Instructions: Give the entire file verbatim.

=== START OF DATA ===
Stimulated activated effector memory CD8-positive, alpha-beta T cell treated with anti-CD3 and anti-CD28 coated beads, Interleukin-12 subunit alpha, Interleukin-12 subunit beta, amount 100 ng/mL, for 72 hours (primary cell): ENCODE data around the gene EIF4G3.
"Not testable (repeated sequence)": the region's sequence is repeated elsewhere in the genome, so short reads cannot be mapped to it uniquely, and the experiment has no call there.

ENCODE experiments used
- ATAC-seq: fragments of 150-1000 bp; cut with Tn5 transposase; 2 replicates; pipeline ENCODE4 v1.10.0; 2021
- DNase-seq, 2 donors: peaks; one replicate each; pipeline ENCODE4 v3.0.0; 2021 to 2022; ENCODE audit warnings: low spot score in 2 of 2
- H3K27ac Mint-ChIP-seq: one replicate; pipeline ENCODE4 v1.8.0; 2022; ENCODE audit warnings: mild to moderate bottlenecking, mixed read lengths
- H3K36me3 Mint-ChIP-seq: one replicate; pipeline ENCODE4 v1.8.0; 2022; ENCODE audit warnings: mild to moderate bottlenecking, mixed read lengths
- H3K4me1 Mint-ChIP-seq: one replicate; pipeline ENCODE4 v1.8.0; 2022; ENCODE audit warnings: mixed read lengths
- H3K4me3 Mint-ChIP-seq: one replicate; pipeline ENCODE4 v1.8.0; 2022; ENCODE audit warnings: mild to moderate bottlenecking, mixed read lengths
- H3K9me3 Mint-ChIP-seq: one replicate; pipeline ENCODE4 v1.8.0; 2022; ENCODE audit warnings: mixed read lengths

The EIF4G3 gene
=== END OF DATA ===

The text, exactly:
Stimulated activated effector memory CD8-positive, alpha-beta T cell treated with anti-CD3 and anti-CD28 coated beads, Interleukin-12 subunit alpha, Interleukin-12 subunit beta, amount 100 ng/mL, for 72 hours (primary cell): ENCODE data around the gene EIF4G3.
"Not testable (repeated sequence)": the region's sequence is repeated elsewhere in the genome, so short reads cannot be mapped to it uniquely, and the experiment has no call there.

ENCODE experiments used
- ATAC-seq: fragments of 150-1000 bp; cut with Tn5 transposase; 2 replicates; pipeline ENCODE4 v1.10.0; 2021
- DNase-seq, 2 donors: peaks; one replicate each; pipeline ENCODE4 v3.0.0; 2021 to 2022; ENCODE audit warnings: low spot score in 2 of 2
- H3K27ac Mint-ChIP-seq: one replicate; pipeline ENCODE4 v1.8.0; 2022; ENCODE audit warnings: mild to moderate bottlenecking, mixed read lengths
- H3K36me3 Mint-ChIP-seq: one replicate; pipeline ENCODE4 v1.8.0; 2022; ENCODE audit warnings: mild to moderate bottlenecking, mixed read lengths
- H3K4me1 Mint-ChIP-seq: one replicate; pipeline ENCODE4 v1.8.0; 2022; ENCODE audit warnings: mixed read lengths
- H3K4me3 Mint-ChIP-seq: one replicate; pipeline ENCODE4 v1.8.0; 2022; ENCODE audit warnings: mild to moderate bottlenecking, mixed read lengths
- H3K9me3 Mint-ChIP-seq: one replicate; pipeline ENCODE4 v1.8.0; 2022; ENCODE audit warnings: mixed read lengths

The EIF4G3 gene